News Risk Management21 May 2018

Australia:Resilence index sees Australia ranked among top 20

| 21 May 2018

Australia is among one of the most resilient countries globally, ranking 17th overall on the 2018 Resilience Index, released last week by FM Global which is one of the world's largest commercial and industrial property insurance providers.

The Resilience Index is the first and only publicly available data-driven tool to annually rank 130 countries and territories by the resilience of their business environments. The interactive online resource addresses deep concerns about business risks such as natural hazards, cyber risk, political and economic risk and the overall control and quality of supply chain. Twelve drivers determine a country’s overall resilience ranking.

In the case of Australia, the country improved in the past year from 23rd to 17th in the world for political risk, due to perceptions of a stable government with low levels of politically motivated violence and terrorism. Australia is also recognised for high natural hazard risk quality (ranked 15, driven largely by the quality and enforcement of its building codes in respect to natural hazards like floods and windstorms. Australia’s strong supply chain visibility (ranked 21st) is notable as is the country’s control of corruption (ranked 14) and supplier quality (ranked 24), ensuring the country’s overall resilience remains high.

However, key findings from the Index also reveal that Australia experienced a fall in certain resilience drivers during the past year, when it ranked 15th globally.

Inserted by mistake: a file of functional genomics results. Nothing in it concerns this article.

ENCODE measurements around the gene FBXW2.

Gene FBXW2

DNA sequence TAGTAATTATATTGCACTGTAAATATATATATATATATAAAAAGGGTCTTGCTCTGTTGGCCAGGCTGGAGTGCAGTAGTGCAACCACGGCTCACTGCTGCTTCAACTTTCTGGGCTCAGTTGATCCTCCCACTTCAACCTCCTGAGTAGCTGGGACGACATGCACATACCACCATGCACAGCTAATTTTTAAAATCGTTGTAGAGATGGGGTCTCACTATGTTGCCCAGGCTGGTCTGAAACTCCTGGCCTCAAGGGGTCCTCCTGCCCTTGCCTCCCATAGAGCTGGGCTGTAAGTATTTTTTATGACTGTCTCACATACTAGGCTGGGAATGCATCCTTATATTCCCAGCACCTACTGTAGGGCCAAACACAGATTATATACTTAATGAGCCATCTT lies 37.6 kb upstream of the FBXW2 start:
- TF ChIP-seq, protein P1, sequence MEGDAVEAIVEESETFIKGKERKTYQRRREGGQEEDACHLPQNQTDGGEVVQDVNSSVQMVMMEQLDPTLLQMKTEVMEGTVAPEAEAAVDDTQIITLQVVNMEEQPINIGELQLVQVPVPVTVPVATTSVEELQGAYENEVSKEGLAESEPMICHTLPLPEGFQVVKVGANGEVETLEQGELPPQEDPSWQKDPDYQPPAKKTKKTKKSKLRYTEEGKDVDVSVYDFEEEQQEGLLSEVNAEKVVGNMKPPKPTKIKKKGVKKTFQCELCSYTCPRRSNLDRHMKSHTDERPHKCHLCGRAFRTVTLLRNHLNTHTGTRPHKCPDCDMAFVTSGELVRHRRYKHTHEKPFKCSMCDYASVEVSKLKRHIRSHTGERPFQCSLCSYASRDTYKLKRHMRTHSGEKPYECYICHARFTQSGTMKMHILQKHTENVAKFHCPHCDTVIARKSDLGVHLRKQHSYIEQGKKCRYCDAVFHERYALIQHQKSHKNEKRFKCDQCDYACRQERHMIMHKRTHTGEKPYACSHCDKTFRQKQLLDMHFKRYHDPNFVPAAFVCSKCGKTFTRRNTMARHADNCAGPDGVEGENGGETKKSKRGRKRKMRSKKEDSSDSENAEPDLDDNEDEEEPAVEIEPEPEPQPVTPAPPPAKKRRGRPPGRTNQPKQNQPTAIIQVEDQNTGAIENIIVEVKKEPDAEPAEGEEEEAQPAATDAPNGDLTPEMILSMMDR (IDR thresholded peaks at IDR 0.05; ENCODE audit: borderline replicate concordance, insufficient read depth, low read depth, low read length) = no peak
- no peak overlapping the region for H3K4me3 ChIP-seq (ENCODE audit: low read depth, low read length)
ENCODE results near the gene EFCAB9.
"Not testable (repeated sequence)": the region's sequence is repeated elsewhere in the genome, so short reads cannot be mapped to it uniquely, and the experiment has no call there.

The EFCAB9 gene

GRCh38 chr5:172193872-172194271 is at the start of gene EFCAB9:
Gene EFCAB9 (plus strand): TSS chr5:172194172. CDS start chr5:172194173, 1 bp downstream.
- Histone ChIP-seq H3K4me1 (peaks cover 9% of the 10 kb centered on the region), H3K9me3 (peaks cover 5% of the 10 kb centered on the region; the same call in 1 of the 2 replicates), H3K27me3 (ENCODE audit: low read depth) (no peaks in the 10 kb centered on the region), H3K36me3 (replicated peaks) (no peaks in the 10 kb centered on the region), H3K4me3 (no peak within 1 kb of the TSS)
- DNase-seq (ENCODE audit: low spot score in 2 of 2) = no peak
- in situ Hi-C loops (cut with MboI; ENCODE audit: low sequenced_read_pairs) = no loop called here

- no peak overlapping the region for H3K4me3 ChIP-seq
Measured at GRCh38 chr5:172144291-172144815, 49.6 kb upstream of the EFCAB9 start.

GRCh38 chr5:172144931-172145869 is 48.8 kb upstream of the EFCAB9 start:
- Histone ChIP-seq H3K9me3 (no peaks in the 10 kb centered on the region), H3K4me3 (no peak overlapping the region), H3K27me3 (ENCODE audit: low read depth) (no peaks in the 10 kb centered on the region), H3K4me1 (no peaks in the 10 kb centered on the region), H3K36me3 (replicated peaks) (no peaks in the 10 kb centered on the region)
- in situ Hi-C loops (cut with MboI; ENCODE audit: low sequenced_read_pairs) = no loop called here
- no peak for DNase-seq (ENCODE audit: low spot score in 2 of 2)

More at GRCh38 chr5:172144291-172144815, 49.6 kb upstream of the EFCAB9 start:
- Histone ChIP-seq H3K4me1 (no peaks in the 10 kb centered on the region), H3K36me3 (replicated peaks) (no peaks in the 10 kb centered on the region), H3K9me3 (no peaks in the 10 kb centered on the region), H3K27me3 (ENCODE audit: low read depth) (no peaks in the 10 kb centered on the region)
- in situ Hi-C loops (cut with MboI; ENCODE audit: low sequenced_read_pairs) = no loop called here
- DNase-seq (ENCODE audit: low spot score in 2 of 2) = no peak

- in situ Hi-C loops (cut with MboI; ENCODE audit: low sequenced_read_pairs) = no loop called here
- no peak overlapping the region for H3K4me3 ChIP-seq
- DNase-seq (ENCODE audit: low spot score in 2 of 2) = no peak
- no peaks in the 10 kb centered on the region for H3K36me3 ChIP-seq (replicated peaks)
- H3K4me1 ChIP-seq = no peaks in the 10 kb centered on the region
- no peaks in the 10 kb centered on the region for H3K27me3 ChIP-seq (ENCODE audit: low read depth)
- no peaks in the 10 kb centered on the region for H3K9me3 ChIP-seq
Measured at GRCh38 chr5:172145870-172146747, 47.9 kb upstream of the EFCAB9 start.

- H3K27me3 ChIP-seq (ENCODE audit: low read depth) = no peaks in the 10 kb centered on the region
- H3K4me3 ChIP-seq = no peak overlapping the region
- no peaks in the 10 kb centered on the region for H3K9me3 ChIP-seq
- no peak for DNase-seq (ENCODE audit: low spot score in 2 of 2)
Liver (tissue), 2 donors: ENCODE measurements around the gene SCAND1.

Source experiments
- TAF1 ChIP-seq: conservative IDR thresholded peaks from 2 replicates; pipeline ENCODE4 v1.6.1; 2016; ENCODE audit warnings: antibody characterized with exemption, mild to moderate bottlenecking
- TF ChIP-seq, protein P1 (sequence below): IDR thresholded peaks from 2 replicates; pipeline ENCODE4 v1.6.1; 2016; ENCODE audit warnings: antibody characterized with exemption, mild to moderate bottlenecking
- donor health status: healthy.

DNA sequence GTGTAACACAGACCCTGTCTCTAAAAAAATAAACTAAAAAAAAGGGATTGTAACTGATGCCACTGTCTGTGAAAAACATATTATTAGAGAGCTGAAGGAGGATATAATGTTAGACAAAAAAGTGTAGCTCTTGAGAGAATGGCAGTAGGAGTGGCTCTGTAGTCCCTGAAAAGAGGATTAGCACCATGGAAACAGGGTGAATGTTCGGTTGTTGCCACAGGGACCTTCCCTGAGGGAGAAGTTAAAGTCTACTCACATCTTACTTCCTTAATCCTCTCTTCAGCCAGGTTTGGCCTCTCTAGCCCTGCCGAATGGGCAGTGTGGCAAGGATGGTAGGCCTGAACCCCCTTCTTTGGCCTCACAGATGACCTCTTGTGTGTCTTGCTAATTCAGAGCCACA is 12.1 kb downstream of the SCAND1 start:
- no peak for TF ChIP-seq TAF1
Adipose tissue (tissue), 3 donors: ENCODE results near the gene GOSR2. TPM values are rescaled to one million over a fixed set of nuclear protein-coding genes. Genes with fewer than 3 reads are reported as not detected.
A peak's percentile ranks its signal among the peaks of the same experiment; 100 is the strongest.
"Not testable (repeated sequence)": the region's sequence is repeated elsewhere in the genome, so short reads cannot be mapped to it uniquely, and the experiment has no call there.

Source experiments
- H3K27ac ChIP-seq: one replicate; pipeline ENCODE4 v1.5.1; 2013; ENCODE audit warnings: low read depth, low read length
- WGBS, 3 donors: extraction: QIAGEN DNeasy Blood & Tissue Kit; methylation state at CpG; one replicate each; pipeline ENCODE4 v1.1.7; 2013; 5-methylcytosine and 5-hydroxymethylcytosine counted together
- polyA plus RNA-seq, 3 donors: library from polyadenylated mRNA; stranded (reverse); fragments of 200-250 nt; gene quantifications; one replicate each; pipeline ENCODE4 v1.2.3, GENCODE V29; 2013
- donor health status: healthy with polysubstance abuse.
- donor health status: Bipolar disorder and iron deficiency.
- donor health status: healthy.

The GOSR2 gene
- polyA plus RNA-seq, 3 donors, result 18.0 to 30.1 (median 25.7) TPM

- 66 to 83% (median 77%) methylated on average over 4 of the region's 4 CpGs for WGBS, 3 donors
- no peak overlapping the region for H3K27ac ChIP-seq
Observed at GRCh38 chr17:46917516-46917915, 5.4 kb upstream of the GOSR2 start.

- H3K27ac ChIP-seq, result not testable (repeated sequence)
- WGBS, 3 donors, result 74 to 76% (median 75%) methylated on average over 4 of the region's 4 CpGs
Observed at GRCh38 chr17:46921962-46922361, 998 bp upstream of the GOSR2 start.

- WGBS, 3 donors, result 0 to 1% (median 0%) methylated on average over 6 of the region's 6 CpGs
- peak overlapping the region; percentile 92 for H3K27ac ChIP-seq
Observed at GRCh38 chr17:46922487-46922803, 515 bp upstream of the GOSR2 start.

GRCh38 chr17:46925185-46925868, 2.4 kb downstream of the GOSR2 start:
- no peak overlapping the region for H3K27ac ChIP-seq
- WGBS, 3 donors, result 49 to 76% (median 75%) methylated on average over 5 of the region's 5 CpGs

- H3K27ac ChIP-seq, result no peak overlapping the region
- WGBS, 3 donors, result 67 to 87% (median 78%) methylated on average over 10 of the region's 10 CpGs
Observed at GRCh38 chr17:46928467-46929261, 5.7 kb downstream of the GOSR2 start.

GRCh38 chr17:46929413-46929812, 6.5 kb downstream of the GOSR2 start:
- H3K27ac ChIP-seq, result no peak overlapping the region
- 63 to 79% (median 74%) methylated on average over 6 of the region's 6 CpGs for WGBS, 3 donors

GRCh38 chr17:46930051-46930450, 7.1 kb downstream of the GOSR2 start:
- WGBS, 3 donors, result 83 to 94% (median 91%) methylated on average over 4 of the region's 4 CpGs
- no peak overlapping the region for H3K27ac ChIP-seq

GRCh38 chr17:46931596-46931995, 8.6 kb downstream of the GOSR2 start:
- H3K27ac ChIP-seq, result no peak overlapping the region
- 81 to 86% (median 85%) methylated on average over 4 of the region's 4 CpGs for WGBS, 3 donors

Australia fell seven places based on perceptions of the quality of its infrastructure (from 34 in 2017 to 41 in 2018), possibly due to recent blackouts in South Australia and pressure to continue operating aging assets such as the Liddell coal power station. The drop may also reflect the increasing proportion of distributed energy sources in Australia which lower the overall resilience of the country’s traditional power networks.

The country also experienced a drop in its ranking for inherent cyber risk where it fell nine places—from 66th in 2017 to 75th in 2018. This is due to slightly greater access to the Internet and thereby greater exposure to cyberattack. Increased cyber risk means business leaders should be acutely aware of the risk of stalled operations, disrupted supply chains, class-action lawsuits and permanent brand damage in the event of an attack.

Australia's resilience ranking is well behind that of Switzerland and Luxembourg, which ranked number one and two respectively. Switzerland’s top spot is attributable to the quality of its infrastructure and local suppliers (ranked 1st for both drivers), its low political risk (ranked 5), high control of corruption and economic productivity (ranked 8 for both drivers), while Luxembourg ranked second, held back by only inherent cyber risk (ranked 96) and vulnerability to an oil shock (ranked 92).

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